Sea Level Confusion — Part 2

I’ve been reading, trying to understand better why sea level varies so much from location to location. I conducted a google search and found a site affiliated with Yale University.

The site is called Environment 360.   An article titled The Secret of Sea Level Rise: It Will Vary Greatly By Region  provided a bit of insight and some climate propaganda.  The climate propaganda makes me a bit nervous. If the author is inclined to misrepresent in one area, perhaps the rest of the article is less than impartial.  The first paragraph included the following tidbit:

Recent projections suggest a global average warming of perhaps 3 to 4 degrees C, or 5.4 to 7 degrees F, by the end of this century.

A little later in the article:

Sea level, according to the best current projections, could rise by about a meter by 2100, in large part due to melting of the Greenland and West Antarctic ice sheets.

The article was written in 2010.   Best current projections, give me a break.  In 2010 his best projections would have been IPCC AR4 report published in September of 2007.   That report made no predictions about Greenland and said that data on the Antarctic ice sheet was inconclusive.  AR4 predicted the following in a section titled Projections for Future Changes in Climate:

For the next two decades, a warming of about 0.2°C per decade is projected for a range of SRES emission scenarios

Almost immediately thereafter  sea level rise by 2100 makes an appearance in the form of a chart.  The sea level rise that matched 4 degrees C was …are you ready…between .26 and .59 meter.   The data in the chart (labeled SPM 1 in AR4) showed a range of best guess temperatures from 1.1 to 4.0 degrees C.   4.0 was the highest best guess on the chart.   The author took the highest number possible, and made it sound like the most likely event!

And so far temperature predictions made in the AR4 report have been wild high.

Since Y2K there has been no net change in the temperature of the Earth’s surface.  Temperatures peaked in 1998 and have been wandering in  a narrow range for some 15 years.   Carbon dioxide has been rising steadily, temperature has not.  I have no idea what kind of projections he was referring to.   IPCC projections will, in AR5, almost certainly be less specific.  Nobody likes to have their mistakes so easily documented.

That said the article offers some interesting tidbits about why sea level changes.  Most are short term lasting anywhere from a few days to up to 30 years.   Wind, atmospheric pressure, and changes in the ocean bottom are discussed.    None seemed to help explain the errant data I was seeing (see my last post).   And then I read about gravity!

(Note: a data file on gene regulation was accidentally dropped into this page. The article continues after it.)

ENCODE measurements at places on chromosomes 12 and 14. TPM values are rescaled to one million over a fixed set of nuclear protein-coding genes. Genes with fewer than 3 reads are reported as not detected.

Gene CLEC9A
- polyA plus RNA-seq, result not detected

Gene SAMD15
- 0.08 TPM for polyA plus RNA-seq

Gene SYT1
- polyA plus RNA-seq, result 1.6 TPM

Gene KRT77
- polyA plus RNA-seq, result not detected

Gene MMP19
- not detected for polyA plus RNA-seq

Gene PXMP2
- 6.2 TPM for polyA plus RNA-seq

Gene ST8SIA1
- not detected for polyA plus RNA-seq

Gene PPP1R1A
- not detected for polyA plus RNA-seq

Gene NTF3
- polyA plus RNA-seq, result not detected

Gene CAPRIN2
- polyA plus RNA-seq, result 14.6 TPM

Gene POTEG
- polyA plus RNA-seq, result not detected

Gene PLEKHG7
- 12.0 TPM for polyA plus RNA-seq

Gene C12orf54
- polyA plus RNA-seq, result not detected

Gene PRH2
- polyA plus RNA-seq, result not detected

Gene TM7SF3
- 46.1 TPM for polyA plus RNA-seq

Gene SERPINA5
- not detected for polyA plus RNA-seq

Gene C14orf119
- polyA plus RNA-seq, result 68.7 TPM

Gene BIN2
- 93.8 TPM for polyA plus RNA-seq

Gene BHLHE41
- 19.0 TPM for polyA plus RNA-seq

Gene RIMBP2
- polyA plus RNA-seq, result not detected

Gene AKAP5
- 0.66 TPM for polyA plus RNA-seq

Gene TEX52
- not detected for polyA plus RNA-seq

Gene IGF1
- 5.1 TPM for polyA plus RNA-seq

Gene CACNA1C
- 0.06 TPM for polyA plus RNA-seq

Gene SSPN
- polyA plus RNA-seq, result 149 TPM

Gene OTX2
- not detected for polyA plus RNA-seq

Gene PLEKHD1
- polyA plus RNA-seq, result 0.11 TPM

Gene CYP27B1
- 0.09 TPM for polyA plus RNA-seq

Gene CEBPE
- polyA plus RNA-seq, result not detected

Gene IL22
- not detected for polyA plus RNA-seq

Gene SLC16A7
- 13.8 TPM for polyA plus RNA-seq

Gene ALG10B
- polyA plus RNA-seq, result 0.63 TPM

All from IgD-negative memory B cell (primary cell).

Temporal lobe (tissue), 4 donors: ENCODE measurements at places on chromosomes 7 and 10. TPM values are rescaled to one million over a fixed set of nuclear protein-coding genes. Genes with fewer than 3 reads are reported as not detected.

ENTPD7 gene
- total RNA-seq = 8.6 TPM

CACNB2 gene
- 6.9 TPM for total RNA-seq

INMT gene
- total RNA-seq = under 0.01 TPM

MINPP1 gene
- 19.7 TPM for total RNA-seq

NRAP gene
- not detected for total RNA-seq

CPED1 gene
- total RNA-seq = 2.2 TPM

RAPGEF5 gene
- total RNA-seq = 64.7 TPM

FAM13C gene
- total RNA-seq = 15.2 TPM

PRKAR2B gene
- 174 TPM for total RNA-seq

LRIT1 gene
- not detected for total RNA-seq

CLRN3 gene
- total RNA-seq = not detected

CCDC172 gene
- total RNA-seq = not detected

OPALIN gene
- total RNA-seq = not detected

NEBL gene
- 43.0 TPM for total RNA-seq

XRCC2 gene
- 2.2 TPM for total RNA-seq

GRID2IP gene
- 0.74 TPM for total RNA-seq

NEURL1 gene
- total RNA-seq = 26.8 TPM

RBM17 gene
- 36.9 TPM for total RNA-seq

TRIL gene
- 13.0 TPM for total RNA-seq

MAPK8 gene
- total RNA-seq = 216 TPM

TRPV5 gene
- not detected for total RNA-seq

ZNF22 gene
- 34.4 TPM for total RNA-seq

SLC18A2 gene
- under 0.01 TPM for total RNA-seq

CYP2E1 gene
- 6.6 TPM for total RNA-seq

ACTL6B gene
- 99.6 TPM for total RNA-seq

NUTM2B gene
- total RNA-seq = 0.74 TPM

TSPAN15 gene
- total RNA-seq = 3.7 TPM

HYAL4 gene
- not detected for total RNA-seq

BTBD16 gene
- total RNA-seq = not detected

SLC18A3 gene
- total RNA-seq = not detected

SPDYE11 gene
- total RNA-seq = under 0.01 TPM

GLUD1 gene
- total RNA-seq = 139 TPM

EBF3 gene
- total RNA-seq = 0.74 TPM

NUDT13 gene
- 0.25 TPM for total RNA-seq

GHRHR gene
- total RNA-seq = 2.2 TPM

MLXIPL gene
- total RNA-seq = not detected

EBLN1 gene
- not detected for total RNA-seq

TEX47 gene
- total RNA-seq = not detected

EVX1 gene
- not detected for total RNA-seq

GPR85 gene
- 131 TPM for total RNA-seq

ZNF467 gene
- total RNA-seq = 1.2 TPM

Supposedly, changes in gravity at the poles can impact sea level.   When the Arctic ice cap shrinks (as it has been doing since the 1970’s) this changes the gravitational force in the area.  Sea level goes down.   And this article predicted significant changes.   The whole thing sounded a bit S.W.A.G.-ish to me.  And given the exaggeration in the beginning of the article I had suspicions.   Still it is an interesting notion.

Another article said that when ice in Greenland melts it can take up to 30 years for that change in sea level to work it’s way around the world.   Another article talked about how difficult is to measure sea level.   The subject seethes with SWAG potential.

NOAA keeps all sorts of data on sea level.   They monitor hundreds of sites (perhaps thousands).   But the sites are not uniformly distributed.   Most are in the USA and in Europe.  Africa has only one official site.  Antarctica has none.

Maybe Antarctica could help explain some of the strangeness of the data.  The ice sheet in Antarctica has been growing in recent years.  2013 has set one record after another.  The ice sheet is the largest it has been (surface area) since satellite data began in 1979,or so says the National Snow and Ice Data Center.  And they have pictures:

It looks like gravitational forces in Antarctica have been increasing in recent years.  Sea level should be higher near the coast of Antarctica and lower in the middle of the Pacific.  It would help explain why Hawaii’s sea level is increasing less than ….say San Francisco.   Perhaps the amount of ice over land in Antarctica might offset the melting in Greenland .

Antarctica and the Arctic might be offsetting each other.

It doesn’t explain why folks in Australia show a rise in sea level that does not persist in California.  Maybe it will even out some time in the next 30 years or so, one way or the other?

Antarctica’s mass is growing.  That’s my best guess for why some sea level data makes no sense.  That and time.   Much of the data in the NOAA data base is less than 30 years old.   There you have it,  my current best wild ass guess.   Absent field measurements of actual sea level activity near Antarctica…who’s to say I’m wrong.

At least I admit I’m guessing!

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